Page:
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What is the double call scam and how can you detect it?

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In recent years we are witnessing numerous phone scams. One of the most common and the one that alerts even the Police is to return missed calls to mobiles from Nigeria, Ghana or Albania. Although if there is a habitual lately it is that of those who pose as operators and that they even claim to be backed by the OCU, something that the organization categorically denies.

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Now, what exactly are these and other phone scams impersonating operators? In this post we tell you how is your modus operandi and the most effective way to avoid falling for these scams.

One of many scams labeled ‘Vishing’

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Many terms have recently been created to describe mobile phone scams. phishing It is the one used as a general rule to qualify those in which fraudsters impersonate an identity. And then we already find subcategories like smishing for SMS scams or precisely the Vishing for rate phone call scams.

Thus, the concept of Vishing can be related to all that scam in which the scammers attempt to take personal data or money from the victims through one or several phone calls. And, as a general rule, usurping another person, company or public entity in these calls.

The ‘Vishing’ to telephone operators, one of the most recurrent


As we mentioned at the beginning, telephone operators are often used to try deceive the user into believing that they are going to raise their rates. Far from being really the companies that carry out these actions, they are also victims, since they are usurping their identity.

Actually, they usurp the identity of two telephone operators. The second one may not even exist and pretend to be a new company backed by the OCU.

To do this, the scammers call the victim pretending to be their phone company and alerting you of an alleged price increase in your rate which is occasionally 15 to 20 euros per month in increase. Obviously, this generates a feeling of anger in the victim.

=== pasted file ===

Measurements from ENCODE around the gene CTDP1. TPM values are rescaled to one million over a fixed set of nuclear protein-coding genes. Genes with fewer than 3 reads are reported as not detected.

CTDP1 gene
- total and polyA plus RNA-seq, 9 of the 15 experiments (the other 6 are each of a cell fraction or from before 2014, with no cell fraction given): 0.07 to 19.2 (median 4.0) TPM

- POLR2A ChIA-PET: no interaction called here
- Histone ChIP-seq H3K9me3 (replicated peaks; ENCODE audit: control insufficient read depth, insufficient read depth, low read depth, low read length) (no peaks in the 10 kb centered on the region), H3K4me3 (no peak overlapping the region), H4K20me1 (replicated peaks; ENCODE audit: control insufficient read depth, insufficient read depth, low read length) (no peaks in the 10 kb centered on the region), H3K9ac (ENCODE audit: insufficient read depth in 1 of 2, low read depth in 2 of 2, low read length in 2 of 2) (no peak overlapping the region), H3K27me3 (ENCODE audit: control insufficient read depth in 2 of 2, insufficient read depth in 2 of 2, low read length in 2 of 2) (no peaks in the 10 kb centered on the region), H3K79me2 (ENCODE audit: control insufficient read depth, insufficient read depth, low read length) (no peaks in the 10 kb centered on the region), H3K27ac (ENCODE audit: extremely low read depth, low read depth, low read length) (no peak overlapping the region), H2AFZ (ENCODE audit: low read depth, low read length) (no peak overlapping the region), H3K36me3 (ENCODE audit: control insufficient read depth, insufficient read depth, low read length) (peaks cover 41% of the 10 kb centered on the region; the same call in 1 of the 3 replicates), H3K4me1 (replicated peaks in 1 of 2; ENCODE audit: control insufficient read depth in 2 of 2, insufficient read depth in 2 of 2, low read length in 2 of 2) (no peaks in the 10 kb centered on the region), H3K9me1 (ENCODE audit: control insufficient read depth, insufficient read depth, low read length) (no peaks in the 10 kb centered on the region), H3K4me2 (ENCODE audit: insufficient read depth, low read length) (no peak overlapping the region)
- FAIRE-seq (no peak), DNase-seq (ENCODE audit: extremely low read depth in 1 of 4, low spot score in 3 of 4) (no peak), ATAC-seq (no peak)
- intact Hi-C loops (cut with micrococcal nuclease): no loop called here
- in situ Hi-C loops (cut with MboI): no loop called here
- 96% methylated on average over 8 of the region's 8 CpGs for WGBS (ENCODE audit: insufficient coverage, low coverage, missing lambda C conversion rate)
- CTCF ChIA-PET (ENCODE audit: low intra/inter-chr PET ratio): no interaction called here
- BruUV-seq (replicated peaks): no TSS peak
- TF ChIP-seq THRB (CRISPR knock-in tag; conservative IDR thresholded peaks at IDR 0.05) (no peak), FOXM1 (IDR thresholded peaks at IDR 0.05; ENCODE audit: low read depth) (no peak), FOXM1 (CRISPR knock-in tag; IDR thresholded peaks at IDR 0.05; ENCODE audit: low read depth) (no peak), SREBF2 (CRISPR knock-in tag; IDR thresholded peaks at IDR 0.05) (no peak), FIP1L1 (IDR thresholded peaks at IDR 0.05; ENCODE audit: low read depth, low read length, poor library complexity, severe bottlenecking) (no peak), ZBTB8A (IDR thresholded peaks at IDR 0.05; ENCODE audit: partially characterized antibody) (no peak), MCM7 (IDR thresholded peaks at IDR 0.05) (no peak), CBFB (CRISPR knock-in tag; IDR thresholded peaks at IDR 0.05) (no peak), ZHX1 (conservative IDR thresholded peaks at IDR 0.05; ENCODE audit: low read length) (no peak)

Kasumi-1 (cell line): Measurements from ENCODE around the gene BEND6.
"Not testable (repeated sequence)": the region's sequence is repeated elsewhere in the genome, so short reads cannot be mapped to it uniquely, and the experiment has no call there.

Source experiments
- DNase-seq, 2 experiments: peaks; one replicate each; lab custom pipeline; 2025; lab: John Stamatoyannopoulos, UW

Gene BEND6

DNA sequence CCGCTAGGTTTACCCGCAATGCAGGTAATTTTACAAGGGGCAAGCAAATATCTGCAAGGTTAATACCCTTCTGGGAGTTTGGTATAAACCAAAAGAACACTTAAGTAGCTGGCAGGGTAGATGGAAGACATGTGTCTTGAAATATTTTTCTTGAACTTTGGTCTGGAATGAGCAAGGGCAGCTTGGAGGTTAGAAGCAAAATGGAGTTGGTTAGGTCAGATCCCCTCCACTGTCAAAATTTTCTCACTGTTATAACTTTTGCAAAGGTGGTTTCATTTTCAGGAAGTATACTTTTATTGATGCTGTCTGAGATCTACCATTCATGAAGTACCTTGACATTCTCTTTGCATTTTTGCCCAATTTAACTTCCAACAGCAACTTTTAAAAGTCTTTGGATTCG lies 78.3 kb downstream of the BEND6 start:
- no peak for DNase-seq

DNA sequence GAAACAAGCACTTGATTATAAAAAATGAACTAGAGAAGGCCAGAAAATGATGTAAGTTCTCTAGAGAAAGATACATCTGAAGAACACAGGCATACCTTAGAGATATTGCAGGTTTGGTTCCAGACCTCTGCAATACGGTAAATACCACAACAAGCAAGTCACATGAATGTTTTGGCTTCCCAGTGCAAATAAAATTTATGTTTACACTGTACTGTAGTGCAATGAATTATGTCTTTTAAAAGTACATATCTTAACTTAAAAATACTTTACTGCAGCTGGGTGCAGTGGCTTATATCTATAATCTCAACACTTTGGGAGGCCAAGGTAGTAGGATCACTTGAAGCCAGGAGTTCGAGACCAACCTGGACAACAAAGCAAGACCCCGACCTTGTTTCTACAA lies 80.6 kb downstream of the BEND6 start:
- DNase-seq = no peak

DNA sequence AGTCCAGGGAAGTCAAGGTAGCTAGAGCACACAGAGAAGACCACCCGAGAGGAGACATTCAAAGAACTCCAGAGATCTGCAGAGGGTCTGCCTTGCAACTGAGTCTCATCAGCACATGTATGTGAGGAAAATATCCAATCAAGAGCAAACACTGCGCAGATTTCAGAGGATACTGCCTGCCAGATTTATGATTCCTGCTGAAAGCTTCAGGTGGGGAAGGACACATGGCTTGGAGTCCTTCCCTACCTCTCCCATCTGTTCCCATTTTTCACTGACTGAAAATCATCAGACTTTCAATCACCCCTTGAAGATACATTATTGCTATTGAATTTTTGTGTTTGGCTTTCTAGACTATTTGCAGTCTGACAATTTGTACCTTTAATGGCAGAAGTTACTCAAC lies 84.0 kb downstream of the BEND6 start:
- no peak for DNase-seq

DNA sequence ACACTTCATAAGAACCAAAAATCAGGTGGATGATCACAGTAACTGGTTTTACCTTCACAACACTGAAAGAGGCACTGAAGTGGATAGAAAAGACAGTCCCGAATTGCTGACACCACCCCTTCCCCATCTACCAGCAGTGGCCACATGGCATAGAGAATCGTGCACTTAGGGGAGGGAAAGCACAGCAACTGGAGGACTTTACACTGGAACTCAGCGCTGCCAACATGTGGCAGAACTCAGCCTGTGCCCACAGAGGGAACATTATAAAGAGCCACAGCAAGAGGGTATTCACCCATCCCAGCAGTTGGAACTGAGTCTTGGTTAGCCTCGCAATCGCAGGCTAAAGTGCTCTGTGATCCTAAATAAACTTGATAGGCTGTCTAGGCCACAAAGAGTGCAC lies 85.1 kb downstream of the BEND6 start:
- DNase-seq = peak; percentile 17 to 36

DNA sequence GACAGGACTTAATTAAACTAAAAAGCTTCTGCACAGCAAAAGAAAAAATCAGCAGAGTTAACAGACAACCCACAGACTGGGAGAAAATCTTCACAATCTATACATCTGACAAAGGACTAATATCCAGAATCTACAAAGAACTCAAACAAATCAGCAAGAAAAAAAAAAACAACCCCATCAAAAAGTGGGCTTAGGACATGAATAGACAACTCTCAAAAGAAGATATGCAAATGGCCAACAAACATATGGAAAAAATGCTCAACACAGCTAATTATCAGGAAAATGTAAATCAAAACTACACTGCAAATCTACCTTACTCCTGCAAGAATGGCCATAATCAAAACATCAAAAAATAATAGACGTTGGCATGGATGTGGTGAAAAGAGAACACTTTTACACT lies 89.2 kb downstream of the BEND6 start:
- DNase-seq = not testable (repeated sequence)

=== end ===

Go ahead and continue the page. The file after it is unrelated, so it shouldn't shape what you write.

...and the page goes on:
Taking advantage of that sensitivity of the victim and only a few minutes after the first call, the scammers call the victim again. In that second call they pretend to be another operator and they offer you much cheaper conditions compared to what your current rate would look like after the increase.

Obviously, neither the operator is going to raise the current rate to the victim, nor is that other operator real. Sometimes they even claim to be a new operator backed by the OCU to gain reliability. The end of everything is obtain bank and/or payment details of the victim in order to steal your money. Being in a certain way in a consented way, it does not require them to insert malware or anything similar in the mobile. But obviously, it is a completely illegal deception technique and it is recommended to report it.

Avoiding these scams is easier than you think

Be more or less agile in detecting this type of scam, there are a series of tips to detect them quickly and avoid being scammed. In the case of telephone companies, we start with the premise that your operator will never call you to raise the price, since they use other communication channels for these notices, for example, leaving it in writing on the last bill prior to the increase. Although there is more:

  • Be the one who asks your alleged operator for data. In other words, when your operator supposedly calls you, make a change of roles and be the one who asks for your complete data for security reasons. If it really is them, they have access to your data and will be able to verify it.
  • Never give your data in the call without making sure that it is a real call. In line with the above, there is no need for you to offer the data if your operator or any company of which you are a client calls you.
  • Don’t offer any other personal details either. related to the price you are currently paying for the telephone service or any other.
  • Tell them that “operators never call to raise the price”, as we mentioned earlier. We have tried to say this when receiving calls of this type and instantly the scammers have hung up.
  • don’t return the calls if you don’t know the number. The scam could precisely come from there and it could be a special rate number. If they really have something to tell you, they will call you back or use other means to inform you.
  • Do not enter untrustworthy websites no matter how much in the call they quote you a URL as a verification method or to enter your personal data there. Although receiving messages in SMS scams is usually more common, some phone scams also include the dictation of a URL that, according to them, belongs to the company they are usurping.
  • Contact the real company before offering any data or jump to conclusions. And always do it through trusted communication channels and that you know are yours. Tell them what they told you on that phone call and, if it was them, they can confirm it for you. If it wasn’t them, you can report it and know for sure that you shouldn’t trust what they told you.

Knowing this, and no matter how urgent the call received may seem or tempting the offer, it is advisable always be suspicious. In case it was a real call, you do not have to worry if you finally contact the company, since you will continue to have access to the offer and information that they were giving you.

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A full time tech enthusiast with a passion for writing. Religiously follow everything new happening in the tech world and share my two cents with my audience here.

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